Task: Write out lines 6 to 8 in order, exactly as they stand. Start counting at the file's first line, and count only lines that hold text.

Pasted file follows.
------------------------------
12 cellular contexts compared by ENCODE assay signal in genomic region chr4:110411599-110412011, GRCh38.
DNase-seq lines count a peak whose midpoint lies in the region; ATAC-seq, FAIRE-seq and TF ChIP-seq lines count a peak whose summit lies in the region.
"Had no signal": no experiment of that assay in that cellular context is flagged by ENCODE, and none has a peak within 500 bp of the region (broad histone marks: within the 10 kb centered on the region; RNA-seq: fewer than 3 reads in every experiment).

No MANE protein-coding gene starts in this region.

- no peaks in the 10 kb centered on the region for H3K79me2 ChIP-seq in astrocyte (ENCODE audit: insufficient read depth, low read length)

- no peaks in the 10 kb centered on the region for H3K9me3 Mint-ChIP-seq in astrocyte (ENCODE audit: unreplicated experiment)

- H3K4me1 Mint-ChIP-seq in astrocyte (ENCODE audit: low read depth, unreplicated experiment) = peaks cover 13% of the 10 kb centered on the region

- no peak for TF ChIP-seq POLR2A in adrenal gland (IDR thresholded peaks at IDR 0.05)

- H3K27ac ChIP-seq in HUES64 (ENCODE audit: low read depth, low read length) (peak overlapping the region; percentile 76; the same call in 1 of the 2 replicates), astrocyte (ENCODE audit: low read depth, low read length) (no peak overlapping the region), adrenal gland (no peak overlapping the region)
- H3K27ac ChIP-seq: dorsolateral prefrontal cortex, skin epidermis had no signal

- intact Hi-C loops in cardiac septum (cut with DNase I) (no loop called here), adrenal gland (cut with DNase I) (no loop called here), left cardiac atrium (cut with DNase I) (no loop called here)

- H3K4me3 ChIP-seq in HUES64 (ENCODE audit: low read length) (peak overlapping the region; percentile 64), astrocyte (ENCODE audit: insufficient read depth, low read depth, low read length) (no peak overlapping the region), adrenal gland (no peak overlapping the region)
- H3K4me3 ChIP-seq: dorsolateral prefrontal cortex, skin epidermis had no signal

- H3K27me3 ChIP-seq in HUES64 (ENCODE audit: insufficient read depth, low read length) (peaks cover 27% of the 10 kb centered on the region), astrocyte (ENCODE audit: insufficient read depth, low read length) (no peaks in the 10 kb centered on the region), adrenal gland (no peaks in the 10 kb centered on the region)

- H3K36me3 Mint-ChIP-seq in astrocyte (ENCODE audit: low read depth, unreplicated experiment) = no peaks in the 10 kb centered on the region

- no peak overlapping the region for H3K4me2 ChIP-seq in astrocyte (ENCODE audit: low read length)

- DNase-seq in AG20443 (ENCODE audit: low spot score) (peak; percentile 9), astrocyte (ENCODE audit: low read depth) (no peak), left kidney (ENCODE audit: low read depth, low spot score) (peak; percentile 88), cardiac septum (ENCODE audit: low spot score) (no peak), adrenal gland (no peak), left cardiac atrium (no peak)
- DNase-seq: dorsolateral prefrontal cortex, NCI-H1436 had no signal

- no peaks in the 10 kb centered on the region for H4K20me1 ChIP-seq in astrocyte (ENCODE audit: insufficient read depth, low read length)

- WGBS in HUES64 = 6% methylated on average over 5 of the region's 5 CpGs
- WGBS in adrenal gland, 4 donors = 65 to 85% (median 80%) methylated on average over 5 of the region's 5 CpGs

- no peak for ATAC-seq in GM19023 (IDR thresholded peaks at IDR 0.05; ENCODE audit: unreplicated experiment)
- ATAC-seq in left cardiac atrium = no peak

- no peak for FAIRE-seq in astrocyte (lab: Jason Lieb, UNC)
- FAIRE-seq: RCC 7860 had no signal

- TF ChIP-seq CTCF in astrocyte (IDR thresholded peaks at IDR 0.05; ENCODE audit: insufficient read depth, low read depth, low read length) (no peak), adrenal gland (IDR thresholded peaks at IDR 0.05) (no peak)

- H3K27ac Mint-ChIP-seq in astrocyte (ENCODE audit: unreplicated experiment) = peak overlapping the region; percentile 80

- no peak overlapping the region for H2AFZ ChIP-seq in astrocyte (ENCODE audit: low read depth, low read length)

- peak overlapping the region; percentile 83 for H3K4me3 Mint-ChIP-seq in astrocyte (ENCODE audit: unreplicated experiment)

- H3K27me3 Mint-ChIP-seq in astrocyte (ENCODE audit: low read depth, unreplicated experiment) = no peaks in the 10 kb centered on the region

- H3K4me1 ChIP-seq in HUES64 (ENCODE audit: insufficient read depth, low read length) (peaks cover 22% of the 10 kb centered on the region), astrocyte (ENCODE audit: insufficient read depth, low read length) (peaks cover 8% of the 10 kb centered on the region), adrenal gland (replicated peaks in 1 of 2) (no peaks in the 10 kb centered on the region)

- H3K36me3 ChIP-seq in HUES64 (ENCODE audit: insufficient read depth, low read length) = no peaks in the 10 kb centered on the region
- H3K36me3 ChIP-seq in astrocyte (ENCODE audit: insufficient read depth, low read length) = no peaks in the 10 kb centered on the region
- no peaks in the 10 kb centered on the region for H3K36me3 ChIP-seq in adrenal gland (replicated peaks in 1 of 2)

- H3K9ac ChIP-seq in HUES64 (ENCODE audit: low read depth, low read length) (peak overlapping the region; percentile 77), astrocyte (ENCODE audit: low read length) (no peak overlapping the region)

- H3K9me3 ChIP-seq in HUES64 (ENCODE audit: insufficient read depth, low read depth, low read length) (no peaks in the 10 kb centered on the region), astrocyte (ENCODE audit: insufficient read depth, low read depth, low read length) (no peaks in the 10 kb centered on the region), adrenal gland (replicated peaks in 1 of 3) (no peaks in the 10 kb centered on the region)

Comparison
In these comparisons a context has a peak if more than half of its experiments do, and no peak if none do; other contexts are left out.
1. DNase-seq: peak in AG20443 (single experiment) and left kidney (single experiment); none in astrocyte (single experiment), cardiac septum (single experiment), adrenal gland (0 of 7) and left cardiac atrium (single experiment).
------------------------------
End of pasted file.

- no peaks in the 10 kb centered on the region for H3K9me3 Mint-ChIP-seq in astrocyte (ENCODE audit: unreplicated experiment)

- H3K4me1 Mint-ChIP-seq in astrocyte (ENCODE audit: low read depth, unreplicated experiment) = peaks cover 13% of the 10 kb centered on the region

- no peak for TF ChIP-seq POLR2A in adrenal gland (IDR thresholded peaks at IDR 0.05)